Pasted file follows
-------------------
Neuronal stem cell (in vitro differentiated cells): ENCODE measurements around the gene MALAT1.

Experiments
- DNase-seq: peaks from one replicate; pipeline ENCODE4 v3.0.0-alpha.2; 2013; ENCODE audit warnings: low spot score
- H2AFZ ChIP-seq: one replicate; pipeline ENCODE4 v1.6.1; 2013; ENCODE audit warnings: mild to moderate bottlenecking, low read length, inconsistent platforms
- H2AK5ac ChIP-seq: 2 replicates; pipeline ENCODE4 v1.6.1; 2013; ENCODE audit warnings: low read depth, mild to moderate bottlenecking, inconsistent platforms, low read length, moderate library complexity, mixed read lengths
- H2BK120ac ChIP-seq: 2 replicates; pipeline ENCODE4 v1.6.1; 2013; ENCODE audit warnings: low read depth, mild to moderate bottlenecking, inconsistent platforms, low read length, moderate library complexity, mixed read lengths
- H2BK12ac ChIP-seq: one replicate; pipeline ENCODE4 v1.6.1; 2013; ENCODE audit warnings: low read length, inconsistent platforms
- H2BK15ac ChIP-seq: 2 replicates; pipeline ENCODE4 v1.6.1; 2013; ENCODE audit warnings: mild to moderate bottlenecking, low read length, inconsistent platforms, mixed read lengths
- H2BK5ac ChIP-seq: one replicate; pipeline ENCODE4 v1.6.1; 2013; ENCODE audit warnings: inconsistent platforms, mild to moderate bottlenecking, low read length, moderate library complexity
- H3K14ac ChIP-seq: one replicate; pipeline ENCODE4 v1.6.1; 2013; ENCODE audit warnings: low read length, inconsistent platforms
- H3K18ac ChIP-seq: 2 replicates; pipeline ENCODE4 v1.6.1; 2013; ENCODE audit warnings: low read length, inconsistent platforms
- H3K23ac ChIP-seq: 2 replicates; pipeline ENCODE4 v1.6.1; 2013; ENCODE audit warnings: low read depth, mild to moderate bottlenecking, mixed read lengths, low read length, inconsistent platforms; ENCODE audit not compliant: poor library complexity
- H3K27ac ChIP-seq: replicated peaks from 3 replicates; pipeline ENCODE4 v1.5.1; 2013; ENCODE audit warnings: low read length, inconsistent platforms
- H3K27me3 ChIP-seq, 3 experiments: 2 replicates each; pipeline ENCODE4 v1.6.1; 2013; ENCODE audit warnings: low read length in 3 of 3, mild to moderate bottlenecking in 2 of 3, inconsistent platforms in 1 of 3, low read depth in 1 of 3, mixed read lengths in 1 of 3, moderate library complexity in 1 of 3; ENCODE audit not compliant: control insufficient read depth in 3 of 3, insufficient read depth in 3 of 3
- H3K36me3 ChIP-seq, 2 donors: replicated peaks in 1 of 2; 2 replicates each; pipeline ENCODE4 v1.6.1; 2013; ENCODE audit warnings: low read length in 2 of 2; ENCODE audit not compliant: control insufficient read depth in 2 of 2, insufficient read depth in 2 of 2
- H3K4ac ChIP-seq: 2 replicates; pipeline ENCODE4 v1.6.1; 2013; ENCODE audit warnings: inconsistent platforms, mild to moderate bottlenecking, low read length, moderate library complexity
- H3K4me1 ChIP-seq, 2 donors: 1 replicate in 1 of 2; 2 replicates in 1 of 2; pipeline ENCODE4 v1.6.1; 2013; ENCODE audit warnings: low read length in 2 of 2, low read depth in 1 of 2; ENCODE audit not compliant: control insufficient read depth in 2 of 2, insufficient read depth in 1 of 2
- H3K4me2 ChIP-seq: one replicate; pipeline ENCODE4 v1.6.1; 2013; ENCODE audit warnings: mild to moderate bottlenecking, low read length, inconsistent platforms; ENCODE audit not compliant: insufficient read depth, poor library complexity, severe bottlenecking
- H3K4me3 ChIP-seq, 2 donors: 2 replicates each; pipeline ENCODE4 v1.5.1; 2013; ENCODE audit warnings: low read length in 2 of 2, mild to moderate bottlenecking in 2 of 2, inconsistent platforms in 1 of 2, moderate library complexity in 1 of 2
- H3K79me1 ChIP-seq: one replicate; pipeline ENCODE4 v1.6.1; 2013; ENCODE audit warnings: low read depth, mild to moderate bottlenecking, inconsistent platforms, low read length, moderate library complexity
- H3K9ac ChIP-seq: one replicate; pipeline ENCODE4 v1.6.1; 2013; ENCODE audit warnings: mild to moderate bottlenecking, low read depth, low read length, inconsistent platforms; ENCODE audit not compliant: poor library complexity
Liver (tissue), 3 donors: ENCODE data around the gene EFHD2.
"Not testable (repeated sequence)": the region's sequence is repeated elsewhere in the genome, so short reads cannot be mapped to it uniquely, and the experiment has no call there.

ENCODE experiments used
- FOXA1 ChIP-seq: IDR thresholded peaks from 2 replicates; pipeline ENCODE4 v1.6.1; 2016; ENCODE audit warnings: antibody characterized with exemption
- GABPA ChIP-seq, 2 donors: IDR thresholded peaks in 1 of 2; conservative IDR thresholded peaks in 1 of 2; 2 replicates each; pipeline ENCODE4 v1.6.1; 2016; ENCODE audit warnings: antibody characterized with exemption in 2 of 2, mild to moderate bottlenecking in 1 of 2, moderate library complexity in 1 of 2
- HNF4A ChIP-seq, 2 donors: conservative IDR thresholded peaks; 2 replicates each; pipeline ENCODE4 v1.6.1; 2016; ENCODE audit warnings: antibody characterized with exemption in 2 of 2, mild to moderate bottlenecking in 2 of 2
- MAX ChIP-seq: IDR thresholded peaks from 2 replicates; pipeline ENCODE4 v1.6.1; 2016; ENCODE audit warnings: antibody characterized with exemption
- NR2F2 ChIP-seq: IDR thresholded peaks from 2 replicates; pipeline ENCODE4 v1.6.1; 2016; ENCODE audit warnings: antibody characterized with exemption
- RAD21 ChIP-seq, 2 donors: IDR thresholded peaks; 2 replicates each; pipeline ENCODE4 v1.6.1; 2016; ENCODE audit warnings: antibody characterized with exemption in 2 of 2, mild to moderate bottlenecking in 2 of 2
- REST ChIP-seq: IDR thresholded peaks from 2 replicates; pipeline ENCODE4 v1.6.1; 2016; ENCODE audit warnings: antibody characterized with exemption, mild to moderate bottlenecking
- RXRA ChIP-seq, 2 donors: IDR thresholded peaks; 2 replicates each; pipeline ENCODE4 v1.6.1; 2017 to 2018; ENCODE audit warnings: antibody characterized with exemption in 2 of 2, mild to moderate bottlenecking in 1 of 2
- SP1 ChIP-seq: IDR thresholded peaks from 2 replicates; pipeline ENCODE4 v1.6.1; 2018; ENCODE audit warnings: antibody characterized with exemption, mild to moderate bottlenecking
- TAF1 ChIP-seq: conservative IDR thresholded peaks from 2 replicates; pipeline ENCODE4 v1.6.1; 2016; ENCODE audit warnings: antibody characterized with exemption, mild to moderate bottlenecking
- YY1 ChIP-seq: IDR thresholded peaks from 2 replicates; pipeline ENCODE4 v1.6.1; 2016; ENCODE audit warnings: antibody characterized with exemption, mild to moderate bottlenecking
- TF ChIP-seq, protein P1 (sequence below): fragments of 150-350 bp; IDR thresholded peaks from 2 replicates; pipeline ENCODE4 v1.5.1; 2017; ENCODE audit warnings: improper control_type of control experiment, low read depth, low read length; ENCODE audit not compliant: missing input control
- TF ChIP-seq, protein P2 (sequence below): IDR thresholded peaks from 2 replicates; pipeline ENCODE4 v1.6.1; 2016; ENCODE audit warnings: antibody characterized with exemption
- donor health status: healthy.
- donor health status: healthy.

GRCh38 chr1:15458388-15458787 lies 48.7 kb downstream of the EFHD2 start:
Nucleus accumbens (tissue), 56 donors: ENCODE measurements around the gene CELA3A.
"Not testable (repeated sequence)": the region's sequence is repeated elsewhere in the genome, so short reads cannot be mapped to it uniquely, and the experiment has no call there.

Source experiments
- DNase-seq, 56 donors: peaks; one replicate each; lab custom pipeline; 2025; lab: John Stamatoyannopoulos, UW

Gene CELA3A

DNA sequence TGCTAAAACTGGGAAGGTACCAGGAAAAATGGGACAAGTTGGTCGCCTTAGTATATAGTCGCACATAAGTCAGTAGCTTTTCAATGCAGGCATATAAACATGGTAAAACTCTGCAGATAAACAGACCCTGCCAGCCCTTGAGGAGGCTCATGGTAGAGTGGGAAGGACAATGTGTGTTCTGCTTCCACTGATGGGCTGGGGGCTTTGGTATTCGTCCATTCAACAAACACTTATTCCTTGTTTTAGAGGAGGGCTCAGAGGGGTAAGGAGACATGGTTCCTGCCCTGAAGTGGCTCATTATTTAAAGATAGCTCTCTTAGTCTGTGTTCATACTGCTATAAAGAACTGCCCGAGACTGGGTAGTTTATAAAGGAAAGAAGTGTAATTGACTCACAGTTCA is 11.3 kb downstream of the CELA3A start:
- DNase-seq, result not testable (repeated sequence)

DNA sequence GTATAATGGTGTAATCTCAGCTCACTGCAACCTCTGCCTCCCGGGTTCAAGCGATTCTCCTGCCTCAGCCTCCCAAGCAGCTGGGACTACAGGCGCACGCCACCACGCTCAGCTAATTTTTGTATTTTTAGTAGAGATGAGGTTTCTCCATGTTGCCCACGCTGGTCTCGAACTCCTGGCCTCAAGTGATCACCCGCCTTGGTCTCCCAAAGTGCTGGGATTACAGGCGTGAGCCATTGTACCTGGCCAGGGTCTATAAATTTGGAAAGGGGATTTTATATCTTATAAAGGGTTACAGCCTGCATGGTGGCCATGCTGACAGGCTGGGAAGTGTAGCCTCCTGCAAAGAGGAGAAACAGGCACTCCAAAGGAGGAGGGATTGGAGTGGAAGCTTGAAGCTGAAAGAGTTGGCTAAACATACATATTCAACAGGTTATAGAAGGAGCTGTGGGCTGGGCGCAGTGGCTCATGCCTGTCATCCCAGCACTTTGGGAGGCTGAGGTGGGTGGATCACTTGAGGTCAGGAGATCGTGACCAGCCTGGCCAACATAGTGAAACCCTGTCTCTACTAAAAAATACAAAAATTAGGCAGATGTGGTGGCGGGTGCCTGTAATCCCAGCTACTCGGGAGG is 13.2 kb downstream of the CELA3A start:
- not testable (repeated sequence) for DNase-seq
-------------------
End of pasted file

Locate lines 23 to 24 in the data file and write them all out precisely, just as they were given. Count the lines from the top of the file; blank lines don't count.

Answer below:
"Not testable (repeated sequence)": the region's sequence is repeated elsewhere in the genome, so short reads cannot be mapped to it uniquely, and the experiment has no call there.

ENCODE experiments used